“Pragmatism” can be understood in different ways: more narrowly as a specific school of philosophy, or more broadly, as a perspective on science and human life. C.S. Peirce and W. James understood pragmatism primarily as a distinctive ‘method’ for dealing with philosophical questions. Other proponents of pragmatism found it more important to emphasise its pluralism: in this vein, A.O. Lovejoy distinguished thirteen and F.C.S. Schiller seven forms of pragmatism respectively. When taken in this pluralist way, pragmatists were united – primarily or merely – by a common concern for practice and action; for taking seriously the results of modern science (especially Darwinism); or for negotiating the divide between relativism and absolutism.

According to the dominant narrative, pragmatism originated in the U.S. from where it spread to Europe and influenced a wide range of different authors. While there is some truth in this story, it fails to mention that pragmatist themes developed in Europe also independently from the philosophies of Peirce, James up to Dewey. In the philosophy of science, for example, there was a convergence of European Logical Empiricism (e.g., R. Carnap, O. Neurath, M. Schlick, H. Reichenbach) and American Neo-pragmatism (e.g., Ch. Morris, C.I. Lewis, W.V.O. Quine).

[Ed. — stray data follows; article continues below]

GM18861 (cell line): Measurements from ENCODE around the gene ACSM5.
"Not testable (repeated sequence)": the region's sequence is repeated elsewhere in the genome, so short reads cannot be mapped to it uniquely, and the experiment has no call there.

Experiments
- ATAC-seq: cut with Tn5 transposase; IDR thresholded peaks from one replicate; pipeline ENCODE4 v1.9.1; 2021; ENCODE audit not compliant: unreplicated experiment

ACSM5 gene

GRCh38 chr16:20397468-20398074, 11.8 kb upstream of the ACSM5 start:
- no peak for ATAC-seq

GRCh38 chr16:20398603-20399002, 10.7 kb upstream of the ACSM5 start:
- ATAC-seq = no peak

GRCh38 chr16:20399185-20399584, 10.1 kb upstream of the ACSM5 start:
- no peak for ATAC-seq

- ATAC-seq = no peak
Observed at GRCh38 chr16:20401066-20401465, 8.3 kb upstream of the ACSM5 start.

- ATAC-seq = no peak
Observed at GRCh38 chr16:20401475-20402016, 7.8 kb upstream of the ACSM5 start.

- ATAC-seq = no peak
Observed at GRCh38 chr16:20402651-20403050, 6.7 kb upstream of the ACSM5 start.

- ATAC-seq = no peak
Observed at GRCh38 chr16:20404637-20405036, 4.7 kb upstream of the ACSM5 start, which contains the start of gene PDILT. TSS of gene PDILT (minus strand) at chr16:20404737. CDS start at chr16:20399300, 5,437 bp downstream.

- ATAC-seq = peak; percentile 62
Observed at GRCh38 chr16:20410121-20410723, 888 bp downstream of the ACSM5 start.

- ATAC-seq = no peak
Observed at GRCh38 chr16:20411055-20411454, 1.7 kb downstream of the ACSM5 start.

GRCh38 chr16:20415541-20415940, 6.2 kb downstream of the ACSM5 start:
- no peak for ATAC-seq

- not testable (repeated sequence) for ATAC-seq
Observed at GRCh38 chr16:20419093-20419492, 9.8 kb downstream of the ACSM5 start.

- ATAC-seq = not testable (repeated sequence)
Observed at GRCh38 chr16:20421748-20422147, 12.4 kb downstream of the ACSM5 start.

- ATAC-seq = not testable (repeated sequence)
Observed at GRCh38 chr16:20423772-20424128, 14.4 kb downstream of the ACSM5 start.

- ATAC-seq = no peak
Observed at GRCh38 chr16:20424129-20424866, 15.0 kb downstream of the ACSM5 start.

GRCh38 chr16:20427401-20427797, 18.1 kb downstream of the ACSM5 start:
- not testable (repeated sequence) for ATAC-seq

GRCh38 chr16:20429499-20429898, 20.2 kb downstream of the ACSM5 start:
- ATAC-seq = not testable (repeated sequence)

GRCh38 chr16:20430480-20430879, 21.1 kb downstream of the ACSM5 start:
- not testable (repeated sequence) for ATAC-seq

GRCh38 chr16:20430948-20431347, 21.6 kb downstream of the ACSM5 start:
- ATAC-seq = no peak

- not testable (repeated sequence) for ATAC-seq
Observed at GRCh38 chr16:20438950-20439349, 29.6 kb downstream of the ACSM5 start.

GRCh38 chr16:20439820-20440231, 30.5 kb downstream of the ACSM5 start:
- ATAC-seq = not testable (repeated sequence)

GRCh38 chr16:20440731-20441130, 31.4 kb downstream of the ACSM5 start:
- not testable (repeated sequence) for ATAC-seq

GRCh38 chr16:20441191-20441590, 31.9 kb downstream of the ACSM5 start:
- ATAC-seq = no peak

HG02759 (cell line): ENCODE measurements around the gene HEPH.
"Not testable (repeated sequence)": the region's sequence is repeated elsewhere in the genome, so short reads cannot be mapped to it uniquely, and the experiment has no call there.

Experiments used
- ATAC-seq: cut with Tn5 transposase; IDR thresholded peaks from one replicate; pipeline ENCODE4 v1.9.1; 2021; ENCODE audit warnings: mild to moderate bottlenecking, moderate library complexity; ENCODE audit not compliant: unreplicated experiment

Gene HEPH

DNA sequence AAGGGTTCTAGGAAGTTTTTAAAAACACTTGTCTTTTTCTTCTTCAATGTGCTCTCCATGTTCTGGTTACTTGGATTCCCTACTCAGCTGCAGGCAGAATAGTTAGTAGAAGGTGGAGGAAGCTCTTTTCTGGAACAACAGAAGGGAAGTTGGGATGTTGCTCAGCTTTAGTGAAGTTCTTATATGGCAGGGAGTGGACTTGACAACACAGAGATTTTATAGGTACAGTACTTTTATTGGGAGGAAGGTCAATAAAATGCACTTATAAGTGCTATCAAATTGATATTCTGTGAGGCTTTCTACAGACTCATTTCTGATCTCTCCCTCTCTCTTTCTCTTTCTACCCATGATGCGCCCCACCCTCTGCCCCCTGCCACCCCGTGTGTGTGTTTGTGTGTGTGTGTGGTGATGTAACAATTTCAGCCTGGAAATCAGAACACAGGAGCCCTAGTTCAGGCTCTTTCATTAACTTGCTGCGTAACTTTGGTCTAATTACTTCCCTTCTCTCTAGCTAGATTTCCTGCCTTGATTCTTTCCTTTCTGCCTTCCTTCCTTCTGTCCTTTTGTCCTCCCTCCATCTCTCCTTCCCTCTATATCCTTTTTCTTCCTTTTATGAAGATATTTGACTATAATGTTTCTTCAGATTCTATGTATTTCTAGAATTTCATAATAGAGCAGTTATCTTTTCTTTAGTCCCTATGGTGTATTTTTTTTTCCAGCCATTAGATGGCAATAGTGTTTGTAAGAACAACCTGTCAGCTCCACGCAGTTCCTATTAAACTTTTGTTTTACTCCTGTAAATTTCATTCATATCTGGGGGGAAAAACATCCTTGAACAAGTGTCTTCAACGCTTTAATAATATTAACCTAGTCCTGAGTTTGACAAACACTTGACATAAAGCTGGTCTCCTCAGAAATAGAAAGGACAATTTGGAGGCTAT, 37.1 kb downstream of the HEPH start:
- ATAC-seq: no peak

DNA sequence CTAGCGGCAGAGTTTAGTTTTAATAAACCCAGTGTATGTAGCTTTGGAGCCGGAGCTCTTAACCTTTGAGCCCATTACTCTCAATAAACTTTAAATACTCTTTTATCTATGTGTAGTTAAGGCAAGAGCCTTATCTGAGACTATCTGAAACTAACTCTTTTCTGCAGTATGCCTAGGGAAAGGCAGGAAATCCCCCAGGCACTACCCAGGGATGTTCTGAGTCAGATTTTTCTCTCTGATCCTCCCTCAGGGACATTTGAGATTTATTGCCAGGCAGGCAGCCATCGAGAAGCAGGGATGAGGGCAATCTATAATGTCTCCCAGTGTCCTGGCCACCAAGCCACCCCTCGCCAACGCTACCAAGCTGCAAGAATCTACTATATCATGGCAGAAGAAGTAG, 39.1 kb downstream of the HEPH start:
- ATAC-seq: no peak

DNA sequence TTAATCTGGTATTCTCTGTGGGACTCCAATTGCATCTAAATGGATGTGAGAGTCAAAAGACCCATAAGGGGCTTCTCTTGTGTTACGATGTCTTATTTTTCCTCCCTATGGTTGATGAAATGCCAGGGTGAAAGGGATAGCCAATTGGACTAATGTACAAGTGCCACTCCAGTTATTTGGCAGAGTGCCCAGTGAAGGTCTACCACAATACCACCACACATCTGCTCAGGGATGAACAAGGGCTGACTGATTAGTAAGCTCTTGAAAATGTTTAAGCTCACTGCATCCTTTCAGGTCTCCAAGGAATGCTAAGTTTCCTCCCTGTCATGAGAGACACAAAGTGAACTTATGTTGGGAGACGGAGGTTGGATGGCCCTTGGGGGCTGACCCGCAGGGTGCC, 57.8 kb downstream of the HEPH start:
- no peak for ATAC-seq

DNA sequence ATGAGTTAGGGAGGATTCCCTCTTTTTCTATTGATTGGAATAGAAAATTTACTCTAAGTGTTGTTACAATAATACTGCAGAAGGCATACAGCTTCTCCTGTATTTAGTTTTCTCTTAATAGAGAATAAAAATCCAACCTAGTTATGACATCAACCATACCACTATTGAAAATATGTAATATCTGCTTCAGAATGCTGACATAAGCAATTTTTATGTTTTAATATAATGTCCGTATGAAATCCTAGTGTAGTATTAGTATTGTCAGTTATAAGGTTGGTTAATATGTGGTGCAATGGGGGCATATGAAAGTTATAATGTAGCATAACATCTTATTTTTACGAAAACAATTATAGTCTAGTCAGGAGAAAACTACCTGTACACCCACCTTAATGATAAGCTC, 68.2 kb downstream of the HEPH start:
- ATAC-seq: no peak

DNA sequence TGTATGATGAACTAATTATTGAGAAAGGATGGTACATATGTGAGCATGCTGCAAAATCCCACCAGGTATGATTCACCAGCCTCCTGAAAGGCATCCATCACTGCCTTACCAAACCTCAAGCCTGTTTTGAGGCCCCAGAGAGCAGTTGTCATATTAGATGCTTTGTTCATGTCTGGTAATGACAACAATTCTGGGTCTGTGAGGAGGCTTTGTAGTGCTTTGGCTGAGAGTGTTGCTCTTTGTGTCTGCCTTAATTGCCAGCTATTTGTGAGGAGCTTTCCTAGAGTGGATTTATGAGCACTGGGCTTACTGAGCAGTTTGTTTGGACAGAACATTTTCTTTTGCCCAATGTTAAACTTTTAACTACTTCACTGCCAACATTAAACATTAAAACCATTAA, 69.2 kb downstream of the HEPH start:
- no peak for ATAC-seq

The purpose of the conference is to identify and reassess different forms of “European pragmatism”, and how they interacted with American pragmatism. Natural starting points are Ernst Mach, Wilhelm Jerusalem, or Tadeusz Kotarbinski. The distinctive character of various national European traditions (esp. in Central Europe, UK, Nordic Countries, France, Italy and Poland) will be highlighted. A special session will be devoted to Frank P. Ramsey.